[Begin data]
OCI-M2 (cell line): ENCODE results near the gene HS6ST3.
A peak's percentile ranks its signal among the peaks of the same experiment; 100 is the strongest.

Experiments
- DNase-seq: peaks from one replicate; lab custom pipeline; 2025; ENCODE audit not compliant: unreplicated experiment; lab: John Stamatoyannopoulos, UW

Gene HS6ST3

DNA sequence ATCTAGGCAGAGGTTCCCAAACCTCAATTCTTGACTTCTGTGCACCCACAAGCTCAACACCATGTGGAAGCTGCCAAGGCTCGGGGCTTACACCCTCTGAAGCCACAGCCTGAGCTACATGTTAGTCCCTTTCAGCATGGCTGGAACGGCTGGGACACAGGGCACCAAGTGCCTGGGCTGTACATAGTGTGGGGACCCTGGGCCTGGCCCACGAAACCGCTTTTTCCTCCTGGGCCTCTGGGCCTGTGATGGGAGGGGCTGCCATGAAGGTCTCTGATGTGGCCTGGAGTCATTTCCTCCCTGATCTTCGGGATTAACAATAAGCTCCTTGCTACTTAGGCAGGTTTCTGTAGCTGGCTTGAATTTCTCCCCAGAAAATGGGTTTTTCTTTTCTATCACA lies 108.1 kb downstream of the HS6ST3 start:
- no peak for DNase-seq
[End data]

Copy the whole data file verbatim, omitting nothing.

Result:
OCI-M2 (cell line): ENCODE results near the gene HS6ST3.
A peak's percentile ranks its signal among the peaks of the same experiment; 100 is the strongest.

Experiments
- DNase-seq: peaks from one replicate; lab custom pipeline; 2025; ENCODE audit not compliant: unreplicated experiment; lab: John Stamatoyannopoulos, UW

Gene HS6ST3

DNA sequence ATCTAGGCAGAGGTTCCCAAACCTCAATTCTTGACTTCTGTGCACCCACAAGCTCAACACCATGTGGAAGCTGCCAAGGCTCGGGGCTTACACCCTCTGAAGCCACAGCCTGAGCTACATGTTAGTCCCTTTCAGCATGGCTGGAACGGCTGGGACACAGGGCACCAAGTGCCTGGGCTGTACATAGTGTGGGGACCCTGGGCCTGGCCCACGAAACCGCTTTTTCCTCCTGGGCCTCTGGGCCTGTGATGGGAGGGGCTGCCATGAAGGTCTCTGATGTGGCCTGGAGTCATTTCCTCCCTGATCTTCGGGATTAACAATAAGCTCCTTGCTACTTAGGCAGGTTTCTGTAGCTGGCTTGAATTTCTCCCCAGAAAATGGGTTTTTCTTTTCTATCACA lies 108.1 kb downstream of the HS6ST3 start:
- no peak for DNase-seq